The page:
In polite society, which I am to understand exists somewhere, one’s bathroom time is sacrosanct. This is good and proper, as such private moments should not be the subject of interrogation nor forced to adhere to another’s scheduling expectations. Lest one embark on a frustrating journey, it is important to know the habits of potential travel mates, yet they are impossible to discern short of first hand experience. More often than not those who hold a travelling clan hostage in their hotel by doing lord-knows-what in the water closet will show inexplicably little in the way of improvement upon their eventual dismount.
So if you like to pace and curse, travel with some folks you don’t know well. It’s like dinner on a cruise where you aren’t allowed to change tables.
- Go to the wrong airport
It is often said that the most dangerous part of air travel is the taxi ride to the airport. That should be reason enough to go straight to the airport from which your flight plans to depart, rather than taking a tour of the various landing fields some pesky cities insist upon offering. I doubt there are statistics kept on the number of travellers killed rushing between the domestic and international airports having first attended the other in error, but I would guess it is substantial. Some airlines offer the advanced challenge of allowing tight flight connections at airports miles or even hours apart. Try it, it’s fun!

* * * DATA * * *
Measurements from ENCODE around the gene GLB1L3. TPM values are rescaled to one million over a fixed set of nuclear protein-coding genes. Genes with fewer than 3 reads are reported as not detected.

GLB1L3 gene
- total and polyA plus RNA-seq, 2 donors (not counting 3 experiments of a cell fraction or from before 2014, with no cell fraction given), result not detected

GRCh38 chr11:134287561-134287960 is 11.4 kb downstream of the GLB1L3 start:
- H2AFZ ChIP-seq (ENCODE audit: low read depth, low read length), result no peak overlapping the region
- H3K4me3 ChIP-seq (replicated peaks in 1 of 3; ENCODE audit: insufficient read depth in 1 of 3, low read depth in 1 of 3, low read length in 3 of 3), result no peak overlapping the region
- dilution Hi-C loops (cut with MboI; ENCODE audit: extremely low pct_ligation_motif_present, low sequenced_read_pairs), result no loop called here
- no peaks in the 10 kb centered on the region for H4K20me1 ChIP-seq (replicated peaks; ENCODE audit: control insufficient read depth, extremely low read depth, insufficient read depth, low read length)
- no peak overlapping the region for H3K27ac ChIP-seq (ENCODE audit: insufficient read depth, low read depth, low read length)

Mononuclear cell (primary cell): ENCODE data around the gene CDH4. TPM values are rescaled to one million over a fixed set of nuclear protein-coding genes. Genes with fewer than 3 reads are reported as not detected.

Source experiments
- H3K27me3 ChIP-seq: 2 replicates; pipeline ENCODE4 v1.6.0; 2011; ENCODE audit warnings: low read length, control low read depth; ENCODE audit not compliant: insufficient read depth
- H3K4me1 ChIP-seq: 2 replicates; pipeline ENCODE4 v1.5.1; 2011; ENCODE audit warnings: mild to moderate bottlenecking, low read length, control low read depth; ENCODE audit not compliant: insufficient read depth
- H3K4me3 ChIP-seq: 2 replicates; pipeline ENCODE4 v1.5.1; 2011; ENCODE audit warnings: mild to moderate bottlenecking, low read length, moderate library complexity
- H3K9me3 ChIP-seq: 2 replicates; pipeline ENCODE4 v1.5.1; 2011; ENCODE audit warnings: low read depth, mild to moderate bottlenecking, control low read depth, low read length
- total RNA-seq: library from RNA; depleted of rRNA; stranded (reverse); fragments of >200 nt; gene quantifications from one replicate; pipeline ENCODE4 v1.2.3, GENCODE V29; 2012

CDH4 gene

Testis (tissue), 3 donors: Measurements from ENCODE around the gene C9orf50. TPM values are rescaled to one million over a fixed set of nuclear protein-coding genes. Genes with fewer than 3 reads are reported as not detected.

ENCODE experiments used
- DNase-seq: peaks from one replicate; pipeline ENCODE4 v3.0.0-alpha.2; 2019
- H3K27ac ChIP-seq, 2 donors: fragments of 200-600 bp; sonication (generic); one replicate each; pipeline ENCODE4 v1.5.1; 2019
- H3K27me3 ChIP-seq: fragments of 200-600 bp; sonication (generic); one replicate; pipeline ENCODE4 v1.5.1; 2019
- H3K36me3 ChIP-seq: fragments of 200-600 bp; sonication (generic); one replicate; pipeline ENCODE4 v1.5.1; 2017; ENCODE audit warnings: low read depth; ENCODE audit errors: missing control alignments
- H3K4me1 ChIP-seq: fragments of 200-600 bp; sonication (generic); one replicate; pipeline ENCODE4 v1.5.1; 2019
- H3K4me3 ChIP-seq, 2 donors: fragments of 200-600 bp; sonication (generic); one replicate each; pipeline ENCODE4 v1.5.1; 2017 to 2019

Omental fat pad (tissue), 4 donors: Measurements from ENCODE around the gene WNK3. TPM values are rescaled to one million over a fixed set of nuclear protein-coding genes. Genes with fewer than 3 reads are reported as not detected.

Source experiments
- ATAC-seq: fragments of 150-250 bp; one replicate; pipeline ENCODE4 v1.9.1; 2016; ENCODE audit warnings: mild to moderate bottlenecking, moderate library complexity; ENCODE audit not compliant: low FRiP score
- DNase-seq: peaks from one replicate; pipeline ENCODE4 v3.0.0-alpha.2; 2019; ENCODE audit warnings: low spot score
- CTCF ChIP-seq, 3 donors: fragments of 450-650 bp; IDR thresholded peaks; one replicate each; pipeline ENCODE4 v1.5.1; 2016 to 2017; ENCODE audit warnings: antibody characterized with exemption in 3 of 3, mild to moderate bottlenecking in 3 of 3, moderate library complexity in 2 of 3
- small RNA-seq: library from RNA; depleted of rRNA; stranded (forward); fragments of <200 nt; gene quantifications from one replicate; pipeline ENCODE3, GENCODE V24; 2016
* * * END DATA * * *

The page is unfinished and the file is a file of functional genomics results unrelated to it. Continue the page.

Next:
- Find a dead body on the beach
Few things add more zest to a Hawaiian sunrise on a deserted, remote beach than discovering a dead body bobbing face-down across jagged lava rocks in the shallow wash of thirty-foot breakers. This provides the opportunity to try to convince anybody one can find at five-thirty in the morning that they should call the police to report it, and that this is not a joke. Once you accomplish that, listen to the locals who tell you it happens all the time, it is no big deal, so there is no need to wait for the police. The police will be most arrestingly indignant when later explaining their contrary view.
10. Try to re-create the best trip ever
Surely, if you go back to the same places and do the same things you will have every bit as much fun, love, and enlightenment as you experienced the first time. Except this time the hotel will put you in the basement instead of the penthouse. The surfer dude who sold you that super weed for cheap will have passed on the franchise to an asshole who charges top dollar for what turns out to be oregano. Then your hotel room will be robbed while you are having sex in the shower, leaving you in a strange land without cash, credit cards or any form of identification with a week of holiday ahead and a hotel bill to pay. It is a brief but powerful insight into the life of the destitute and desperate.
Take my word for it.